Things start to get complicated once this device is hooked up to your iPhone. To connect the DxO One to your iPhone you slide down the lens cover. The Lightning connector pops out and you simply plug the camera into the iPhone. It is best if you have already started the DxO One app on your iPhone. The connection should automatically bring the app to the front. On a few occasions though, especially after a disconnect, this wasn’t the case. The iPhone now serves as the viewfinder plus has a number of touch sensitive selections for camera modes and such. It should be noted that the DxO One will most likely require you to abandon your iPhone case. The Lightning connector is too small to make a connection with the thickness of most iPhone cases.
While the camera looks great, I found it very hard to hold when connected to the iPhone. I ruined a number of images because my right index finger was always getting in the way of the lens. So with my big hands holding the camera, it got to be a challenge. The camera rotates using the lightning connector as a pivot point. This allows for easy shooting at low levels or above your head. Using the shutter release button in the over-the-head or low-level position became a challenge. I ended up using my thumb while shooting low levels and when I wanted to do one-hand shots over my head while just holding the DxO unit, it didn’t go well. It was dangerous because the iPhone tended to come loose when doing this. Essentially, as I found out, this combination as well as normal shooting was really meant to be a two handed operation.
During my last week of testing, my iPhone fell off the DxO unit twice. I would be remiss if I didn’t mention this. Once it fell onto a concrete floor. Not cool. The problem is the iPhone 6 Plus is a heavy phone and all that is holding it to the DxO One is a lightning connector. While holding the iPhone, the DxO One seems to be connected well. But hold the DxO unit alone and the Phone’s weight immediately begins to start pulling on the connector. A few good shakes and the camera becomes disconnected. (see video at the end of this article) Not acceptable. Perhaps this is why a wrist strap is not included. If you were to carry the iPhone and the DxO One by the wrist strap connected to the DxO, the Phone could fall off with just a few good shakes. To confirm this, I used a wrist strap that came with another camera and tried it. Sure enough this is not a safe way to carry the DxO One and iPhone combination around. The Dxo One with the iPhone 6 Plus is definitely a 2 hand operation. (see video at the end of this review)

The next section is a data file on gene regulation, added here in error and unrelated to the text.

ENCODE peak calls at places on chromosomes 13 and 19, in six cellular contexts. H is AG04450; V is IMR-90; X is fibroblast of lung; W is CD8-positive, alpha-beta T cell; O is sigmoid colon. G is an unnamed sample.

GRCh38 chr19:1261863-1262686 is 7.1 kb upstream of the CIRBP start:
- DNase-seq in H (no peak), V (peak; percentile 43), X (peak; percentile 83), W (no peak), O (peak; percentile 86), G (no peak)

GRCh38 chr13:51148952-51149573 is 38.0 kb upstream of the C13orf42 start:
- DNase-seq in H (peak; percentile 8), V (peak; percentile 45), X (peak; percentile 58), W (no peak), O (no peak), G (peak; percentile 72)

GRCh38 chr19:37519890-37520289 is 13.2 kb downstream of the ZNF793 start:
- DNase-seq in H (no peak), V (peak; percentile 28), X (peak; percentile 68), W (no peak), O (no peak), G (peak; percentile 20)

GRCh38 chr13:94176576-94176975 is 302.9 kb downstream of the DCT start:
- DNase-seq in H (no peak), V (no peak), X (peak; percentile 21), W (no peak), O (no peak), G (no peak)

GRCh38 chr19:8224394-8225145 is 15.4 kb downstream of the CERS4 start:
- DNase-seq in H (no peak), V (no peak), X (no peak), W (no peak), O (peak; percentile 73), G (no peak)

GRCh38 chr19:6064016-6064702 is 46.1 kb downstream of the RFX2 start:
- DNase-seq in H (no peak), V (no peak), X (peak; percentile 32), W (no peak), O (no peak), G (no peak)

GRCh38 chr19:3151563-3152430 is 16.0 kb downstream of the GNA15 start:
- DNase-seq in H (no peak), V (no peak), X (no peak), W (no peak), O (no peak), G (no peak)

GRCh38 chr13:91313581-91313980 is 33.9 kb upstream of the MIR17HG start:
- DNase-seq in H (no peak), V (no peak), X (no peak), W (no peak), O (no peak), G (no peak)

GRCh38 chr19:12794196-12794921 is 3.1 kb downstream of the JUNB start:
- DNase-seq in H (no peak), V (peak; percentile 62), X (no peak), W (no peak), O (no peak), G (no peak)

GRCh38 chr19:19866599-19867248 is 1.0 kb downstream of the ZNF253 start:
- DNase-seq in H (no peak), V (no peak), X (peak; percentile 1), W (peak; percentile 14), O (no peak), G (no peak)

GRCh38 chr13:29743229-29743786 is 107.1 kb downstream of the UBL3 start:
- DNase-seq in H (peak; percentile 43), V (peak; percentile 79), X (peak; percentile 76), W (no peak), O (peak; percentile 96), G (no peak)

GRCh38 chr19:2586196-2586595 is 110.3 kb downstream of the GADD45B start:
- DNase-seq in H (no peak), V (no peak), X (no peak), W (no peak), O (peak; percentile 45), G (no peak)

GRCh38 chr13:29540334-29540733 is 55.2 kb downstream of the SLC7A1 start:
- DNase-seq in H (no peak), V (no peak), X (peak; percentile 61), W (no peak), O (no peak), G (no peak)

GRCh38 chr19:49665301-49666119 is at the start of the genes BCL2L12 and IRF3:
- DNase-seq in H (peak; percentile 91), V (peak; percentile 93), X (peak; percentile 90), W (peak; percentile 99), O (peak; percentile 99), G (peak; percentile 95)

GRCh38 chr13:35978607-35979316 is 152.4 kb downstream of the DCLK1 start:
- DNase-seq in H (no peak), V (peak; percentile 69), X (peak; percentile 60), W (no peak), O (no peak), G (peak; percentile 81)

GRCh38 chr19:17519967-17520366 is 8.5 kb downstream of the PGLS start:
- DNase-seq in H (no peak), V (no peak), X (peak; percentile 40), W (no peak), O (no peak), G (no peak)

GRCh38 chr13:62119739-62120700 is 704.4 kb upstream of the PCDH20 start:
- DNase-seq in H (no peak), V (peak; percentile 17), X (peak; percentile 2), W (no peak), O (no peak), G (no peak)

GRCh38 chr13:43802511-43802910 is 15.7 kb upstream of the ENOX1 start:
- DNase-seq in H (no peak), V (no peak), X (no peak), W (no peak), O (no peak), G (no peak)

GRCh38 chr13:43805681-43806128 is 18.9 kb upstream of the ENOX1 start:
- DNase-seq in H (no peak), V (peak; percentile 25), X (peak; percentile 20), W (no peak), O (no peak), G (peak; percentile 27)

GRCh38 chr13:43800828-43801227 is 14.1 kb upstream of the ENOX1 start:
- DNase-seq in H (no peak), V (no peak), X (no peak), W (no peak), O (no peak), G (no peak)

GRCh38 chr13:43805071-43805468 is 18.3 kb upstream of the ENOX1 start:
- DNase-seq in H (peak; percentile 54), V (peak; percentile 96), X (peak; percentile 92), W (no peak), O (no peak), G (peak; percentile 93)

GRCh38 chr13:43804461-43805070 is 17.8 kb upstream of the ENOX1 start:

The DxO’s own safety feature caused the phone to become disconnected. DxO built in the feature to prevent damaging the Lightning connector. If you angle the phone or stress it in the wrong direction against the Lightning connector it flexes and pushes the connection loose. On the second disconnect I must have angled the phone too far while working with it and it became disconnected and fell off. It slipped out of my hands. Luckily I was on grass and the fall was a soft one. This happened while I was holding the DxO Camera and the iPhone was kind of flat or horizontal. I was thumbing through images to review them and as I tapped on an image I must have tapped too hard and the phone pushed down and popped out of the connector.